Chancellor George Osborne heralded his second Budget as one ‘for enduring growth and jobs’. Despite revealing significant cuts in the economic growth forecasts for 2011 and 2012, the Chancellor insisted that the Government’s fiscal plans were on course.
The Chancellor’s speech included a range of measures intended to boost business enterprise. Among the key announcements was an increase in the planned reduction in corporation tax, with rates falling by 2% from April, and 1% in each of the following three years, to reach 23%, accompanied by an adjustment in the bank levy to ensure that banks do not pay less tax as a result. The scrapping of £350 million of business regulations and a three-year moratorium on new regulations for firms with fewer than 10 staff were also confirmed, and the business rate relief ‘holiday’ for small businesses will be extended for another year. Sweeping changes to the Enterprise Investment Scheme were also announced, alongside a doubling of Entrepreneurs’ Relief, which rises to £10 million from 6 April. The small companies R&D tax deduction will also rise to 200% in April, and to 225% next year.
Acknowledging that the cost of living and the high price of oil pose a problem for many British families, the Chancellor confirmed a number of measures aimed at providing support. While a postponing of the planned rise in fuel duty had been anticipated, the Chancellor went a step further by cutting the duty by 1p a litre, and introducing a Fair Fuel Stabiliser, measures which will be paid for by additional taxes on North Sea oil firms. In addition to the planned increase in the income tax personal allowance, another future rise will take the allowance to £8,105, in April 2012. Meanwhile, first-time buyers will be offered further help to purchase new property by means of a proposed shared equity scheme, and help for those with mortgage arrears will be extended. Also of interest was the announcement of a 10% inheritance tax discount for taxpayers who leave at least 10% of their estate to charity, and a simplification of the Gift Aid scheme.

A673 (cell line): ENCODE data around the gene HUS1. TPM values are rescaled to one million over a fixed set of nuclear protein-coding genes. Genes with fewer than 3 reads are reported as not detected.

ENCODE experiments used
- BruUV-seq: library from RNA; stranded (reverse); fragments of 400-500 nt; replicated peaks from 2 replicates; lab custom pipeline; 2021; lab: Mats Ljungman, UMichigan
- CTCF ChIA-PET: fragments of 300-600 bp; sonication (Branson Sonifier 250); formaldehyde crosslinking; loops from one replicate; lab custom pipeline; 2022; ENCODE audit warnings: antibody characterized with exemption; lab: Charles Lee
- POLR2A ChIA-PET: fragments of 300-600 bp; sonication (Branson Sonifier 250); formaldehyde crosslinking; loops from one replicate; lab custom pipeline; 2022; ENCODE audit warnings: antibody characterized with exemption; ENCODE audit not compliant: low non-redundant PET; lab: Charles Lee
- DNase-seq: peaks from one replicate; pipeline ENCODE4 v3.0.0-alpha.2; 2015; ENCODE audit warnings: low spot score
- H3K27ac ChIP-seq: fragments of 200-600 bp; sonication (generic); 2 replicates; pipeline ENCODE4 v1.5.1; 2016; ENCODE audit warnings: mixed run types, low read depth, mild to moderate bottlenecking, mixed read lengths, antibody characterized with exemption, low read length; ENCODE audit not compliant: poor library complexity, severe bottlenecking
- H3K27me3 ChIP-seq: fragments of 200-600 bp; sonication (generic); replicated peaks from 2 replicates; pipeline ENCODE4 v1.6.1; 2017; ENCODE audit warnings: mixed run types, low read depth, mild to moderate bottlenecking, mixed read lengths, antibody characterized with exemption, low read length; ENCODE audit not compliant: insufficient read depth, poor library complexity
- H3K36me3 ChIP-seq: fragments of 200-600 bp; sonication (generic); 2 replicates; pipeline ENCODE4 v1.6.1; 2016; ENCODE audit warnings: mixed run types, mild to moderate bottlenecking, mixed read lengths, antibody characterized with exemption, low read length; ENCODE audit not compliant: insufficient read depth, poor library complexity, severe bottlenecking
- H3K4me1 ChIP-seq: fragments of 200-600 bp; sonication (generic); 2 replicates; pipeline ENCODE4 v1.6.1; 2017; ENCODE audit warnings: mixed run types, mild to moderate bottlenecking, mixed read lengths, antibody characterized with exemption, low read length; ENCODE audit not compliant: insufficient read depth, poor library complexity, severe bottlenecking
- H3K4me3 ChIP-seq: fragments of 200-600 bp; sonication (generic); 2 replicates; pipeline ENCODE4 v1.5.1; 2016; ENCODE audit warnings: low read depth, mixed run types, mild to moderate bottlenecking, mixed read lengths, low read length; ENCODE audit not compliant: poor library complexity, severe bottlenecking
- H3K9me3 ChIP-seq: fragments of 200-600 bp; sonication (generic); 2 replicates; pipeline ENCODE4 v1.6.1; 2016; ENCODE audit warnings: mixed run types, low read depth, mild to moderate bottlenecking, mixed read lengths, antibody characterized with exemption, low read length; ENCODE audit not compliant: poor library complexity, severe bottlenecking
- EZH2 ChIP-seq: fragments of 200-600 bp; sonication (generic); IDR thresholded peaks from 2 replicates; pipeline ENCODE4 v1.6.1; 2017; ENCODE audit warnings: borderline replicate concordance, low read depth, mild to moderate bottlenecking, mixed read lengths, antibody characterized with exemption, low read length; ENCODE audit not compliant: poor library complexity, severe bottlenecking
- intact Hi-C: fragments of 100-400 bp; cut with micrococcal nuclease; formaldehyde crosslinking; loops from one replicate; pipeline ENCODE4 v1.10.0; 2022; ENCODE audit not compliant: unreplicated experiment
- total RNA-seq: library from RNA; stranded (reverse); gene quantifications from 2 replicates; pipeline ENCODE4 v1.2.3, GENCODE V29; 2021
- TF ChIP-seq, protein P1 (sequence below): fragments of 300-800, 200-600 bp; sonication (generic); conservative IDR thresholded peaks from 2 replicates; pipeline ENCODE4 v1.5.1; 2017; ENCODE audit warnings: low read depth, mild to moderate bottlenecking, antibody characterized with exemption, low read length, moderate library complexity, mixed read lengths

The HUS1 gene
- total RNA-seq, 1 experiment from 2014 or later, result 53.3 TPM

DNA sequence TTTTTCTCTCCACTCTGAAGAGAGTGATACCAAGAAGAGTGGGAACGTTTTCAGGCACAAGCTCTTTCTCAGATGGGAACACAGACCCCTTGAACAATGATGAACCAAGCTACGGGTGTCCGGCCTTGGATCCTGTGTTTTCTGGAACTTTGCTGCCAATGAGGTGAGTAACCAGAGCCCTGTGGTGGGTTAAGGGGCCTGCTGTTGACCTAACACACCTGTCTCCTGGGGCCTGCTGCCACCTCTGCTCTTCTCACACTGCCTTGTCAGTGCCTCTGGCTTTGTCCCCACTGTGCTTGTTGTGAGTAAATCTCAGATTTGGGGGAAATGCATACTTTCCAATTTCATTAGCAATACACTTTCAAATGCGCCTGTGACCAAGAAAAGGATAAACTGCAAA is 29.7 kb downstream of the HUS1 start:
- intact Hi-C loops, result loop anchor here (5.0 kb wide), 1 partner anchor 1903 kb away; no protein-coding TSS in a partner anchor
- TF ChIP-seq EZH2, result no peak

The Chancellor stated his intention to make the UK the ‘most competitive tax regime in the G20’, but also outlined plans to abolish 43 tax reliefs. Tobacco duty rises by 2% above inflation. While air passenger duty rates have been frozen, users of private jets will be subject to passenger duty for the first time.
Also of note for the future were plans to consult on a merger of the income tax and national insurance regimes, proposals to review the effect of the ‘temporary’ 50% tax rate, and the long-term creation of a flat-rate state pension worth around £140 a week.
UK economic growth forecasts were downgraded from 2.1% to 1.7% for 2011, and from 2.6% to 2.5% for 2012, which the Office for Budget Responsibility (OBR) put down to the weaker than expected final quarter of last year, the rise in world commodity prices, and higher than expected inflation. However, the OBR said that the effect ‘creates scope for slightly stronger growth in later years’.
Meanwhile, inflation, which is currently at a two-year high, is predicted to stay between 4% and 5% this year, falling to 2.5% in 2012. The Chancellor confirmed that the target for Consumer Price Index (CPI) inflation will remain at 2%.
National debt is expected to be 60% of GDP this year, rising to 71% in 2012 and falling to 69% by 2015. Borrowing is expected to fall from £146 billion this year to £122 billion next year, reaching £29 billion by 2015/16.
The Chancellor also revealed that the OBR will become a permanent fixture.